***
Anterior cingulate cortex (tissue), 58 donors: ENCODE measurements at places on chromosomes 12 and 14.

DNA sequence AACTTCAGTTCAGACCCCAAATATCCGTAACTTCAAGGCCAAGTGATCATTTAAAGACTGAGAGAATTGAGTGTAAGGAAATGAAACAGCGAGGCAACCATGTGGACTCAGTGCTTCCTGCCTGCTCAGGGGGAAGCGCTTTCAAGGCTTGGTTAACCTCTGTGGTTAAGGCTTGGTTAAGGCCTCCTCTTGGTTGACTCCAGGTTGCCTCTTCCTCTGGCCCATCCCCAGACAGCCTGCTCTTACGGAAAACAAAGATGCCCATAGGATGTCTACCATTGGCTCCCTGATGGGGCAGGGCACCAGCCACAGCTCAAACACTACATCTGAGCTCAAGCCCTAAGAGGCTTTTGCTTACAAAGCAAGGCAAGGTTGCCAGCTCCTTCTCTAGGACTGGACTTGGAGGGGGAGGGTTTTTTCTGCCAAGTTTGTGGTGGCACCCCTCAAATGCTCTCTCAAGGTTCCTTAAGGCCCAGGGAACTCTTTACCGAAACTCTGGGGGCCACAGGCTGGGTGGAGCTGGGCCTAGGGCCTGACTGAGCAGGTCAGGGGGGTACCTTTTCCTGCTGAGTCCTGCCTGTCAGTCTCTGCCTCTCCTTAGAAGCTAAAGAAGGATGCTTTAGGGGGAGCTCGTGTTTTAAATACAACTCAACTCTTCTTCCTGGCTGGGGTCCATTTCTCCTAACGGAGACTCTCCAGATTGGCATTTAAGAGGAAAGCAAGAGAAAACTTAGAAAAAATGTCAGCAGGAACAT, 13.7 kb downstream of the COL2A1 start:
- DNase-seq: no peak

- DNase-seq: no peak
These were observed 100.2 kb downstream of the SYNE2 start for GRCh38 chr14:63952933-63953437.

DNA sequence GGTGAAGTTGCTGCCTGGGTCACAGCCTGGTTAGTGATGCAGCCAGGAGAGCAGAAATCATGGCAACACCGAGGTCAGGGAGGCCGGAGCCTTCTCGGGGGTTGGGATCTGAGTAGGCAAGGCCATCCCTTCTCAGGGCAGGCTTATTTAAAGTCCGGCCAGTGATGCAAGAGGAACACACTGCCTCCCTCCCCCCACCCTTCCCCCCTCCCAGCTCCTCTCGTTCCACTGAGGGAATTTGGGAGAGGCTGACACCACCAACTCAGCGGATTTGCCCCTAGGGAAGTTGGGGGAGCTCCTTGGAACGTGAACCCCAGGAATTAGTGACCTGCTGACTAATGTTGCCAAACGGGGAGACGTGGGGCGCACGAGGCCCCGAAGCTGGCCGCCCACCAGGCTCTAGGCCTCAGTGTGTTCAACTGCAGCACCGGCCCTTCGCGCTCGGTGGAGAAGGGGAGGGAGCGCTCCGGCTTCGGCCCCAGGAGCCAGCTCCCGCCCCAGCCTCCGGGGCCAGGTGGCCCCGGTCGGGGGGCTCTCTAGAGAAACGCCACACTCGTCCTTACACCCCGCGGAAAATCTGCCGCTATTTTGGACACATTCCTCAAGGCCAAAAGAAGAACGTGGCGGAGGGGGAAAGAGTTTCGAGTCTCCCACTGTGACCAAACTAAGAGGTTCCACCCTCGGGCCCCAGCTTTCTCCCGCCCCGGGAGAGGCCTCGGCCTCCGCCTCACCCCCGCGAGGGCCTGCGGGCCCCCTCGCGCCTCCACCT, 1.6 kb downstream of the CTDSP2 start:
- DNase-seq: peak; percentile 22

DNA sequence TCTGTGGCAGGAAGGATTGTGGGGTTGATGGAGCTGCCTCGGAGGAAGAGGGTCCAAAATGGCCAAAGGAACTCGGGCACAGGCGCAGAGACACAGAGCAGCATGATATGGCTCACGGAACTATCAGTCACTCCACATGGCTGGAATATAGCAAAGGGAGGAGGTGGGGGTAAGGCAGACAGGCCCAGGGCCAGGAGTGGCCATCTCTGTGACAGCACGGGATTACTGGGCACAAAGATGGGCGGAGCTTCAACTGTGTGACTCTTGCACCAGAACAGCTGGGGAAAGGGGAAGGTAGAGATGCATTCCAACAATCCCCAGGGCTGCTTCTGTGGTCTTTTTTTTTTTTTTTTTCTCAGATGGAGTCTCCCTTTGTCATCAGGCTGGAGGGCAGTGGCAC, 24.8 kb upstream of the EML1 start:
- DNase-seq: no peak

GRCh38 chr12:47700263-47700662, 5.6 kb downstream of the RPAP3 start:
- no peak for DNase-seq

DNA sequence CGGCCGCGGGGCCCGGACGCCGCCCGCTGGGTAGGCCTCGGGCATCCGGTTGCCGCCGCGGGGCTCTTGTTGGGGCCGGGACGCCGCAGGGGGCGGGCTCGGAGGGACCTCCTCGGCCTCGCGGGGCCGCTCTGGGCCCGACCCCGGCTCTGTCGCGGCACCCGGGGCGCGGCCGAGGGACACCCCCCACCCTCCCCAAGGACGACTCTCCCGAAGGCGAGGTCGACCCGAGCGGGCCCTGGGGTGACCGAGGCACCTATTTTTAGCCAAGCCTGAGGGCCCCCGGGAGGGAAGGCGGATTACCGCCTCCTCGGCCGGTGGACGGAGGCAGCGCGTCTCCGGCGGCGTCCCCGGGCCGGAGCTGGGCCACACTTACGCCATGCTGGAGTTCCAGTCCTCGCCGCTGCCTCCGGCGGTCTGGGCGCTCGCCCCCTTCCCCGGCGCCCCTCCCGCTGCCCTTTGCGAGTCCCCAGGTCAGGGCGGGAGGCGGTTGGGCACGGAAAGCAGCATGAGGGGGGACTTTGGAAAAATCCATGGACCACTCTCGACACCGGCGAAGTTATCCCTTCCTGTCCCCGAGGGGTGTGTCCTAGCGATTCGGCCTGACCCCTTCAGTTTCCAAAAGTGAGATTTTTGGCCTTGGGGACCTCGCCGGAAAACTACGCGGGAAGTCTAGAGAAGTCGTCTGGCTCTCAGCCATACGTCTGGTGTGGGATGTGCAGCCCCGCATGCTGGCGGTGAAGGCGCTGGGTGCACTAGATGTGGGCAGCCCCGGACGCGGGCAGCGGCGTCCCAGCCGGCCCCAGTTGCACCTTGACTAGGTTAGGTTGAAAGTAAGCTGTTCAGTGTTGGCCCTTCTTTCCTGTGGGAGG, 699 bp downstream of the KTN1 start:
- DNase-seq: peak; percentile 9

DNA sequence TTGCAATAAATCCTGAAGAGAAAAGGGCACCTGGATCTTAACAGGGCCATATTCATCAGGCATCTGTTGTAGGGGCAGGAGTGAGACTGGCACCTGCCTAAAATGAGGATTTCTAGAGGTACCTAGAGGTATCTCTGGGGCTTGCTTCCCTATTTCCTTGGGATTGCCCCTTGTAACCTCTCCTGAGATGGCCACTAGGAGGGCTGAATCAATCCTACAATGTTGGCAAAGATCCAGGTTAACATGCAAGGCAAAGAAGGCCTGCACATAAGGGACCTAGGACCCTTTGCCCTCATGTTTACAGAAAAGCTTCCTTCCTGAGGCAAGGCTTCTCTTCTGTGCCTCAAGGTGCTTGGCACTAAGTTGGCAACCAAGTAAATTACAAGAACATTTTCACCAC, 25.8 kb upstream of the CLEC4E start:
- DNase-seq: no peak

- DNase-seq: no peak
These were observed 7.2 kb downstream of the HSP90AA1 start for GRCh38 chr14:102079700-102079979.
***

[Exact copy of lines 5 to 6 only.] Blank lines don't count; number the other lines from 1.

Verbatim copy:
These were observed 100.2 kb downstream of the SYNE2 start for GRCh38 chr14:63952933-63953437.

DNA sequence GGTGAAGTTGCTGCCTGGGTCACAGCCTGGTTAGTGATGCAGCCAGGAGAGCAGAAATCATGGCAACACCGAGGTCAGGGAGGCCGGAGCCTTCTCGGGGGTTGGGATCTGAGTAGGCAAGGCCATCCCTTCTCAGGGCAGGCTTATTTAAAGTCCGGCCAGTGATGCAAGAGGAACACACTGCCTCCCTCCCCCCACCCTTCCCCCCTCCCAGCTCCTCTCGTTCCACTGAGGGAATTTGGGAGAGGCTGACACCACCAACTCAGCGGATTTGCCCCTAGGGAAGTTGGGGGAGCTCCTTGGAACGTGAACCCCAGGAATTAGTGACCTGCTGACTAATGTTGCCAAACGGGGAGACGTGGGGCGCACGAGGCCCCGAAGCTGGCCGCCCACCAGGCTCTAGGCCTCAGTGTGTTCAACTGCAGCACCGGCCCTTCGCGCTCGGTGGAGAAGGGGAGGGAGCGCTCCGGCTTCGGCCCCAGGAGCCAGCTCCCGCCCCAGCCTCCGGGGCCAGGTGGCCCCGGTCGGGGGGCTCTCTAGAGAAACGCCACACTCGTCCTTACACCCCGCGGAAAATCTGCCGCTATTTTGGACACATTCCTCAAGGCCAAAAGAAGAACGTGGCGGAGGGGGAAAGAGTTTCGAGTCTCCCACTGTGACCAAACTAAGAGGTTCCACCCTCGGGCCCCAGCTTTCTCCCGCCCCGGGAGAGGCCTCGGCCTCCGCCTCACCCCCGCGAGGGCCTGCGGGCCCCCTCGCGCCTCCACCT, 1.6 kb downstream of the CTDSP2 start: